Spectroscopic studies of boron carbo-nitride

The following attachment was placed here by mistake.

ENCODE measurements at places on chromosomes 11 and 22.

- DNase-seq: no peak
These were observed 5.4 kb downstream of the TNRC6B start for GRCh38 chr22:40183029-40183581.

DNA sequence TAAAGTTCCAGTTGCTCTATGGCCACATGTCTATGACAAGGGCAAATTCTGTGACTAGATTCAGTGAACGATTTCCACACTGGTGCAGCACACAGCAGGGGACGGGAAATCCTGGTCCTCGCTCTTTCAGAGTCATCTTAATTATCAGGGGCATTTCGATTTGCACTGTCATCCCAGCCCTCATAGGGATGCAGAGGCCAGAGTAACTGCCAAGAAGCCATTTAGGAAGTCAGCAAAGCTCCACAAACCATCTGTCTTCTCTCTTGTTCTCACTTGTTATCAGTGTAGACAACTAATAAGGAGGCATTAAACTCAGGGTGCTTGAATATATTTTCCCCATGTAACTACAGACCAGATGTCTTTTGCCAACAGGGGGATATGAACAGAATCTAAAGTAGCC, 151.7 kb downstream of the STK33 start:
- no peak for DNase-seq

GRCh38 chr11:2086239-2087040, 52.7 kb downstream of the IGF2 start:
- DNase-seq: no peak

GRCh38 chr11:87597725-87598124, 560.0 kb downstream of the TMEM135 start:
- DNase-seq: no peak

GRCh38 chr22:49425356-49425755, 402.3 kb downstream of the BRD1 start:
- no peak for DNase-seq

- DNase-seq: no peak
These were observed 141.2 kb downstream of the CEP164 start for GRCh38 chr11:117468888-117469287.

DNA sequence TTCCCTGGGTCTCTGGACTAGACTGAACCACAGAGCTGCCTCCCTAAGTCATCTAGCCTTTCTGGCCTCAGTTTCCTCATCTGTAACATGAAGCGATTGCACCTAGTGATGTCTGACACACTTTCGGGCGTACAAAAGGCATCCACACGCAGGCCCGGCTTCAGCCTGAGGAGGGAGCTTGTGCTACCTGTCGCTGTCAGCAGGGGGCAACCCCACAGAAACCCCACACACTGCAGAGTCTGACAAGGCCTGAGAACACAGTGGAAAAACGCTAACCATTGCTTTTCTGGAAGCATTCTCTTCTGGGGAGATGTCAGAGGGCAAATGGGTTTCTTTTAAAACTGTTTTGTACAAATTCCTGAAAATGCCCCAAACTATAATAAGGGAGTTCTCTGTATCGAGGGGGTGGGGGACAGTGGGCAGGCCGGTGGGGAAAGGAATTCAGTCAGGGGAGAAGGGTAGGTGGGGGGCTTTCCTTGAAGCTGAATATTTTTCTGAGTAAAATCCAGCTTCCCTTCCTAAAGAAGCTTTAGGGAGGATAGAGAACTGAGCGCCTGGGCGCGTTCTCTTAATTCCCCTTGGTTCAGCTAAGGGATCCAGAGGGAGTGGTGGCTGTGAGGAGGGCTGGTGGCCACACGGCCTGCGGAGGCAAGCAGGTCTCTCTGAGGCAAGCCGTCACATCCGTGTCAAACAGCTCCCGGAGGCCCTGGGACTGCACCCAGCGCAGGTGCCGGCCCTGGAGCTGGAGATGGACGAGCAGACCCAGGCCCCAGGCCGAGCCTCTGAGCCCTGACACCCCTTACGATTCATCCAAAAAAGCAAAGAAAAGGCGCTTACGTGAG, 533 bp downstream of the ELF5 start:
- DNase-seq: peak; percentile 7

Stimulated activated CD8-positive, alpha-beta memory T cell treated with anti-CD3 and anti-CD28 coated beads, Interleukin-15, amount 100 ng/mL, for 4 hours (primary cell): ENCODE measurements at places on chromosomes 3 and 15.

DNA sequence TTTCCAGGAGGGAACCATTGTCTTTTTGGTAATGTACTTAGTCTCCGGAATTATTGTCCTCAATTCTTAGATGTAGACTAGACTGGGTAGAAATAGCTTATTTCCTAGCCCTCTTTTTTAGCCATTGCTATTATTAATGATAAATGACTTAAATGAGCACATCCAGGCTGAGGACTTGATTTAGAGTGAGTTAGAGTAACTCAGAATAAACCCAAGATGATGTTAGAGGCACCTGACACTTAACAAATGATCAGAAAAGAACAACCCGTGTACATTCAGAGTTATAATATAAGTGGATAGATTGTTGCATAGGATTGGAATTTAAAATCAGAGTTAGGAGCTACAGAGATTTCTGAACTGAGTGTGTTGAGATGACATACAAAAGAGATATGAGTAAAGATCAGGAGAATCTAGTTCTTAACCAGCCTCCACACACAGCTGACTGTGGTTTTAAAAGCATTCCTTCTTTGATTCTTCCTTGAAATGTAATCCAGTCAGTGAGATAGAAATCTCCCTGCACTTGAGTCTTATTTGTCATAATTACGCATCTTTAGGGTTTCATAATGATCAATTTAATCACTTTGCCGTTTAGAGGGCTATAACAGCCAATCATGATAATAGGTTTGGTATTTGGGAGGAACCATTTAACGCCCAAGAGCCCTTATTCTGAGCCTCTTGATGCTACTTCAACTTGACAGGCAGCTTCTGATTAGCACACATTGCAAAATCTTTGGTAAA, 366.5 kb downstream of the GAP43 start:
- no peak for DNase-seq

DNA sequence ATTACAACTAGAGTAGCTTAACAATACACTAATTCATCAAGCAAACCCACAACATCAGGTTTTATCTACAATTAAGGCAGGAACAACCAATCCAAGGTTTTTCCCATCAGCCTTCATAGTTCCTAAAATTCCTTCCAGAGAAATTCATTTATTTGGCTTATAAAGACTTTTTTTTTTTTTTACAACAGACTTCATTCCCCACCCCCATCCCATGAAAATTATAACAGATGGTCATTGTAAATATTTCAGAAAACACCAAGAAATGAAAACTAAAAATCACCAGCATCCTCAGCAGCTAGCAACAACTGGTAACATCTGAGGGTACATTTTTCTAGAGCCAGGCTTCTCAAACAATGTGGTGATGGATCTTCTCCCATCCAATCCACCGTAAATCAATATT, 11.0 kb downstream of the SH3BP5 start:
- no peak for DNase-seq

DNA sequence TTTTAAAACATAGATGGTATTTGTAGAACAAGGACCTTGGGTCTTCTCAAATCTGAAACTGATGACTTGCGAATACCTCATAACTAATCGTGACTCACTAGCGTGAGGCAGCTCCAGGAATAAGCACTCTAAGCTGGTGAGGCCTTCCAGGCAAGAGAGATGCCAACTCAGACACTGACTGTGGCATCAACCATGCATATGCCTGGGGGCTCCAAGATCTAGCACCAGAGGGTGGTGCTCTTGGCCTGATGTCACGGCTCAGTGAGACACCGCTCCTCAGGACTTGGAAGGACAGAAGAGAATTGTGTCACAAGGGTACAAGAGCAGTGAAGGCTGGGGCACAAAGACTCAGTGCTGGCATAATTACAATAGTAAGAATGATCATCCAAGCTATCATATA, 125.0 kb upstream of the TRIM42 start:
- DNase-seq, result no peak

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BCxNy films were characterized as a potential pore sealing layer for low κ dielectrics. The changes in chemical bonding were studied as a function of growth temperature to aid in understanding the variation in electrical performance of these films. Thermal chemical vapor deposition of BCxNy using dimethylamine borane and ethylene were deposited on porous methylsilsesquioxane substrates at 335 °C and 1 Torr. BCxNy was able to seal the porous interface with a thickness of 3.9 nm for both blanket and patterned substrates. BCxNy films deposited over a temperature range of 300-400 °C with dimethylamine borane and either ethylene or ammonia coreactant gas were characterized. Films deposited with ethylene became more concentrated in B at the expense of C with increasing temperature. These films favored C-B intermixing over C-C and B-B bonding at higher temperature. H was detected in the form of B-H and C-H bonds. Films deposited with ammonia became concentrated in N at the expense of B, and favored B-N viii bonding at higher temperatures. H was found in the films as B-H, C-H, and N-H bonds. The amount of H in the films decreased with increasing growth temperature for both ethylene and ammonia coreacted films. The valence band offset of C-rich films increased from 0.17 ± 0.22 eV to 0.32 ± 0.22 eV when deposited at 300°C and 400 °C. For the Nrich films, the valence band offset shifted from 0.26 ± 0.28 at 300 °C to -0.15 ± 0.24 eV at the same deposition conditions. High temperature annealing from 400-800 °C in forming gas caused all BCxNy films to decrease in thickness up to 30%. At the same time, the index of refraction increased, and likely, the dielectric constant. X-ray photoelectron spectroscopy revealed little change in the constituent bonding, suggesting that volatile –H containing species were removed during the annealing process.